PIERRE — The state Board of Regents met by teleconference Thursday and gave the go-ahead for $13 million of bonds to help pay for an expansion of the performing arts center at South Dakota State University in Brookings. The December cost estimate for the project was $48 million. That amount reflects $29 million from gifts and $6 million from the city of Brookings. University officials also have agreed to pay interest on the project through at least 2021 or 2022, according to Monte Kramer, the regents vice president for finance and administration.
PIERRE — The South Dakota Public Utilities Commission designated a six-mile radius Thursday as the affected area for Otter Tail Power Company's proposed electricity plant in Deuel County. But the affected area would stop at the state border, rather than extend into Minnesota's Lincoln County, the commission decided. The project, called Astoria Station, would burn natural gas and generate approximately 250 megawatts during periods of high electricity use.
PIERRE — The Legislature's task force on non-meandered waters worked at an aggressive pace during the first meeting Thursday, taking testimony from a line-up of key players and choosing May 9-10 in Aberdeen for the next meeting. A South Dakota Supreme Court decision last month found neither landowners nor sportsmen have recreation rights that rank higher than the other on non-meandered waters.
PIERRE — The state Board of Internal Control made a little more progress Wednesday on creating standard financial forms for state government departments and offices to use. The Legislature established the board one year ago, at the suggestion of Gov. Dennis Daugaard, in response to state Department of Legislative Audit findings. The six members who attended the hour-long meeting Wednesday at the Capitol focused much of their time on exemptions for two agencies: the Department of Health and the Department of Social Services.
PIERRE — The state Department of Environment and Natural Resources issued the latest version of its general water pollution control permit for concentrated animal feeding operations throughout South Dakota last week. DENR Secretary Steve Pirner approved the revised permit March 10. That set a 30-day clock running for interveners to challenge the revised permit's conditions in state circuit court. However, no one appealed during the window of time.
PIERRE — South Dakota's auditor general, Marty Guindon, has been on the GEAR UP trail now for four years. He met Tuesday with state lawmakers who form the executive committee of the Legislature's Executive Board. "We have one interview left," he told them. For the benefit of new members, he presents the timeline Tuesday to the Legislature's Government Operations and Audit Committee. "I will not be discussing the reports or the findings contained in those reports at Tuesday's meeting as they are not yet ready for release," he said Friday.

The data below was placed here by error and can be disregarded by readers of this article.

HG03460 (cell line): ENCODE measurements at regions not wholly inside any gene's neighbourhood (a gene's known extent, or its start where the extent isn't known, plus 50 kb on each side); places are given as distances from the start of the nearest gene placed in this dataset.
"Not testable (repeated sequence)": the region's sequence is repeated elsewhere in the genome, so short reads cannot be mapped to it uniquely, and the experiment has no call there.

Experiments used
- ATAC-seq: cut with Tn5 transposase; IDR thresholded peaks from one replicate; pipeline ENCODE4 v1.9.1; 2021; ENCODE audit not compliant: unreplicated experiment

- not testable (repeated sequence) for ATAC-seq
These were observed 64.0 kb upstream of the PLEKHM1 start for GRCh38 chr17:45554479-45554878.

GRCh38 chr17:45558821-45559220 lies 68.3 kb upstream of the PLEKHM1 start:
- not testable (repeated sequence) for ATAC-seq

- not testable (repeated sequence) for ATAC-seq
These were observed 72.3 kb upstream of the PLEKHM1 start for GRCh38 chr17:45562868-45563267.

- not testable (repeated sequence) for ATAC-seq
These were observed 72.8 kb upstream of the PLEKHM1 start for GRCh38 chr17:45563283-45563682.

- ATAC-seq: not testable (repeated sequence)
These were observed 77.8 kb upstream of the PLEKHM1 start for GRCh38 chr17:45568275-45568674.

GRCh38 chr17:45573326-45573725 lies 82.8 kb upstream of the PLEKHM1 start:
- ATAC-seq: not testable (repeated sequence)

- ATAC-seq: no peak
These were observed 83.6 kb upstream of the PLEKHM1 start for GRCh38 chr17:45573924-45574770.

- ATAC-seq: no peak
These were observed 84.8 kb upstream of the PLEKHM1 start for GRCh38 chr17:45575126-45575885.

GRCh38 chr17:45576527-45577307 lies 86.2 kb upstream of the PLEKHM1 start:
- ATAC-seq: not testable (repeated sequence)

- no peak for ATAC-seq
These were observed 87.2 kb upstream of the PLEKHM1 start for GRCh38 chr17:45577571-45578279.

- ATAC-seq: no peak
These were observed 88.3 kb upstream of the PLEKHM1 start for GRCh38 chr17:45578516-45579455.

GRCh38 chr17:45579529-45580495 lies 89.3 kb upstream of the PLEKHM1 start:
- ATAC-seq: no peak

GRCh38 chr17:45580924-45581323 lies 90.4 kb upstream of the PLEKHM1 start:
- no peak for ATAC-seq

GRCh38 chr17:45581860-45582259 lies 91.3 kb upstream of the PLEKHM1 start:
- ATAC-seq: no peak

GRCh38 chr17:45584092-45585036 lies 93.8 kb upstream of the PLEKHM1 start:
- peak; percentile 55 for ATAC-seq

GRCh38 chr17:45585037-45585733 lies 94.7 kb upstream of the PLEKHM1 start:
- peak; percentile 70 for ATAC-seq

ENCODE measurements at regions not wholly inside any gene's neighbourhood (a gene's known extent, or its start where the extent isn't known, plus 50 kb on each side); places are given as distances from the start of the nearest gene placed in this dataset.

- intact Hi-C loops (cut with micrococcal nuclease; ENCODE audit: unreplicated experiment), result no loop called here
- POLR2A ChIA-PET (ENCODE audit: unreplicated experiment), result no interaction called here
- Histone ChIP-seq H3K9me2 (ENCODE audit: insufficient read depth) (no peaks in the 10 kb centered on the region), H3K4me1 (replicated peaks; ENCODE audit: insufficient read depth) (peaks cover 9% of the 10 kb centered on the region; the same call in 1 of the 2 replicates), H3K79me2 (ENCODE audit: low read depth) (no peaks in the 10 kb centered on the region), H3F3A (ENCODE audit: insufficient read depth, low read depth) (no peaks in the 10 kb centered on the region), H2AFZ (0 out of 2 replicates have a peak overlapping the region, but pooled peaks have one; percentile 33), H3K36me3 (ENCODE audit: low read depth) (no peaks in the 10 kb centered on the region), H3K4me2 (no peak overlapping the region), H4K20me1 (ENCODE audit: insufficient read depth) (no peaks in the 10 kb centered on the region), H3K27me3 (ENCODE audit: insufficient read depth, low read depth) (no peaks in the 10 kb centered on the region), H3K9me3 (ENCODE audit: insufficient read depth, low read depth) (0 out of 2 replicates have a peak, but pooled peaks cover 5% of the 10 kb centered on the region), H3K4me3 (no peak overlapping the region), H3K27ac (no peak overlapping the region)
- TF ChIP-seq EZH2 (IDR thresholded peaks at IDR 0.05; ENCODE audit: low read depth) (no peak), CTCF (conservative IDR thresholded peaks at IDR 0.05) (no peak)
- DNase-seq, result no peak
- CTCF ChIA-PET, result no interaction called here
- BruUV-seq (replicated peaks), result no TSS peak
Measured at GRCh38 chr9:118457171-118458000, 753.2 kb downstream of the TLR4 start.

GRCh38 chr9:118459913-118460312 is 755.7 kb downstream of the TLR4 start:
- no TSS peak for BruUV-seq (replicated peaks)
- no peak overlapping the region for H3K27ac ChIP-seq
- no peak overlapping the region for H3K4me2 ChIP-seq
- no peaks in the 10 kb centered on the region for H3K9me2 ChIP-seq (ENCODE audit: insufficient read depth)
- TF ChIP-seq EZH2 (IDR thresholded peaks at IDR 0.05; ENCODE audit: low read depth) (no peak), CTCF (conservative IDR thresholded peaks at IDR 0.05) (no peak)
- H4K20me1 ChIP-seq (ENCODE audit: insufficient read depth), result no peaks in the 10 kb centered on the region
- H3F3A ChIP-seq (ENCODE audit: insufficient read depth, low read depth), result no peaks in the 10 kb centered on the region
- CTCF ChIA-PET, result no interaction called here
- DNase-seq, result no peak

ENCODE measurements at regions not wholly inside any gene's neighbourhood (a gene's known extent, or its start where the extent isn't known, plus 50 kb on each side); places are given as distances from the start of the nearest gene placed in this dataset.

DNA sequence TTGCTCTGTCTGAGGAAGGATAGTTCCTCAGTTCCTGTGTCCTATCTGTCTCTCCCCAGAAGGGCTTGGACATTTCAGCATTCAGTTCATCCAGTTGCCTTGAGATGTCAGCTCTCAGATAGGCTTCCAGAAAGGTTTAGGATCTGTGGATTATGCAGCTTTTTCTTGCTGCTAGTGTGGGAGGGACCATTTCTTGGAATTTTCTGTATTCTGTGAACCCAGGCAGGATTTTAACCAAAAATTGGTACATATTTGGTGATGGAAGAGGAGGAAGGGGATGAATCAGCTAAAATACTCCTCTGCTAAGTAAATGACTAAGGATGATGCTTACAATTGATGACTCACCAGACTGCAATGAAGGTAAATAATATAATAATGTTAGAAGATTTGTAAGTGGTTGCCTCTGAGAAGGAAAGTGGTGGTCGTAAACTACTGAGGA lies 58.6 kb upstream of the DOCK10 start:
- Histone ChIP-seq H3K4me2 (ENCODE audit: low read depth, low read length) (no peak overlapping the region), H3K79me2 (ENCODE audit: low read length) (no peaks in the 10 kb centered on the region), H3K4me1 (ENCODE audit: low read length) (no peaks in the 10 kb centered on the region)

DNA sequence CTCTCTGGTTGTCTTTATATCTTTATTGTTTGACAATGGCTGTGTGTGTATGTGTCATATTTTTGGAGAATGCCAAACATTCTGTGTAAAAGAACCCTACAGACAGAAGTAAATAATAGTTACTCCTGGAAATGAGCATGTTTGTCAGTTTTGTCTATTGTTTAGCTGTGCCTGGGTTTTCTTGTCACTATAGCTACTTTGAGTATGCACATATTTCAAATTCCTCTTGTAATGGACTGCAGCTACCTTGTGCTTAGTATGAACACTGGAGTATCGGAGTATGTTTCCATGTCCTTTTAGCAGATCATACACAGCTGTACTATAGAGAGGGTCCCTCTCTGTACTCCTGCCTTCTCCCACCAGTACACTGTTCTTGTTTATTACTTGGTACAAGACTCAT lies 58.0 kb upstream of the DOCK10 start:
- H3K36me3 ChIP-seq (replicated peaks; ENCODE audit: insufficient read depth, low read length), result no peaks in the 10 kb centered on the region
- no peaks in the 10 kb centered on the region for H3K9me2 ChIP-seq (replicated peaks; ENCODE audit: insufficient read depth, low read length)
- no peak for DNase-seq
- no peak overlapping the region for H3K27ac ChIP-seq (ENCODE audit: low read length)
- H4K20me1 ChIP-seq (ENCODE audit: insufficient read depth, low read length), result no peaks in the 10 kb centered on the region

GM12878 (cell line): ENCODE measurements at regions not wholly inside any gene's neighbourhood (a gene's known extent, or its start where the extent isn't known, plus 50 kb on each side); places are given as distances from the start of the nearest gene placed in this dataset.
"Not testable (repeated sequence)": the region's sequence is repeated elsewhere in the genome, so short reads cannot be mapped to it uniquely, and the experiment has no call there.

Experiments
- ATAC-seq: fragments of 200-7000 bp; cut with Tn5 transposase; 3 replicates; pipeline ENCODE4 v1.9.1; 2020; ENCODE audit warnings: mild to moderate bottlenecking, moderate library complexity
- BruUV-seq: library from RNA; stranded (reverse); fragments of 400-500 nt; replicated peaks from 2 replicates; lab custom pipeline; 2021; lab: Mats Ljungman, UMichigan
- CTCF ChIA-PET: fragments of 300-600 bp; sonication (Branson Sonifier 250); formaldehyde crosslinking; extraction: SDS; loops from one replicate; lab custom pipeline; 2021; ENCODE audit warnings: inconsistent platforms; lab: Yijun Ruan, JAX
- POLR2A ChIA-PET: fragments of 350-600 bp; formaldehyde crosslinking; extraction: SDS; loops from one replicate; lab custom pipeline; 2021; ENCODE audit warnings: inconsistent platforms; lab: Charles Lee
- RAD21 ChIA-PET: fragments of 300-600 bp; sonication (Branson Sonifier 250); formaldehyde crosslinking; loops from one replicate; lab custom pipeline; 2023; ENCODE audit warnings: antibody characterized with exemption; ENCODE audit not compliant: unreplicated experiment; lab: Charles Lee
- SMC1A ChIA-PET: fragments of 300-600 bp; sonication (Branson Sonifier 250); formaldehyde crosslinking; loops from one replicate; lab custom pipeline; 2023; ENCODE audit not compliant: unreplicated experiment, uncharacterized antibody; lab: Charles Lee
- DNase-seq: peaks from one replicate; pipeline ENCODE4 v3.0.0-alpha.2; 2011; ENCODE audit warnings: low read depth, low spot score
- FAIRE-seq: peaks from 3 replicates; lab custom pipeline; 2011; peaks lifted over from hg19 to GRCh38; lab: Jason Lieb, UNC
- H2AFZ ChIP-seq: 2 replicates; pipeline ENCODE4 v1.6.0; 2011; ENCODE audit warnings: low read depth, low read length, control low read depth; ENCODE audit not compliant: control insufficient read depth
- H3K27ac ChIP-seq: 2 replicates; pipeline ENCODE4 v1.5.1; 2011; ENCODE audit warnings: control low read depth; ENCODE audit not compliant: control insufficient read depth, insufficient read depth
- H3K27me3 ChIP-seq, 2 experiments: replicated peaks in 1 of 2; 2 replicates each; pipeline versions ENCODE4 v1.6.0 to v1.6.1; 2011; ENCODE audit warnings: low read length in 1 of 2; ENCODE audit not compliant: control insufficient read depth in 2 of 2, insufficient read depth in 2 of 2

PIERRE — U.S. Rep. Kristi Noem came out strongly again Friday against Planned Parenthood and called for government-wide application of the Hyde Amendment banning Medicaid coverage for abortions. "I believe every life, including an unborn baby's life, has dignity and value," she wrote in her weekly column. Noem is running for the Republican nomination for governor in 2018, as is state Attorney General Marty Jackley.
PIERRE — Leaders at the nonpartisan agency that is the hub of operations for the Legislature want to improve communications with lawmakers, especially during the nine months of the year outside the regular legislative session. Legislative Research Council officials outlined their plans to the Executive Board on Tuesday. They intend to better spread the word about what various legislative panels are doing, using techniques such as blast emails. Legislators are asking for more information, according to Sue Cichos, who is the LRC deputy director.
PIERRE — A deadly motorcycle accident during the Sturgis rally in 2012 didn't cause a second crash more than 90 minutes later at the same general spot, the South Dakota Supreme Court ruled Wednesday. The justices found in favor of the estate of Raymond Bennett, who died in the original crash. They agreed with the estate's argument the Highway Patrol was at fault. The patrol stationed a trooper on a curve east of the scene to warn westbound traffic on SD 44. But the patrol didn't post a trooper west of the scene to warn eastbound traffic.
PIERRE — The South Dakota Supreme Court unanimously has denied an appeal by Paul Dean Jensen that his revised 200-year sentences for first-degree murder and kidnapping were still too harsh for killing a taxi driver in Stanley County. Jensen was age 14 at the time of the 1996 shooting of taxi driver Michael Hare that Jensen committed with 16-year-old Shawn Springer. Jensen and Springer got into Hare's cab at a Pierre hotel and directed him to a gravel road outside Fort Pierre where Jensen shot Hare three times.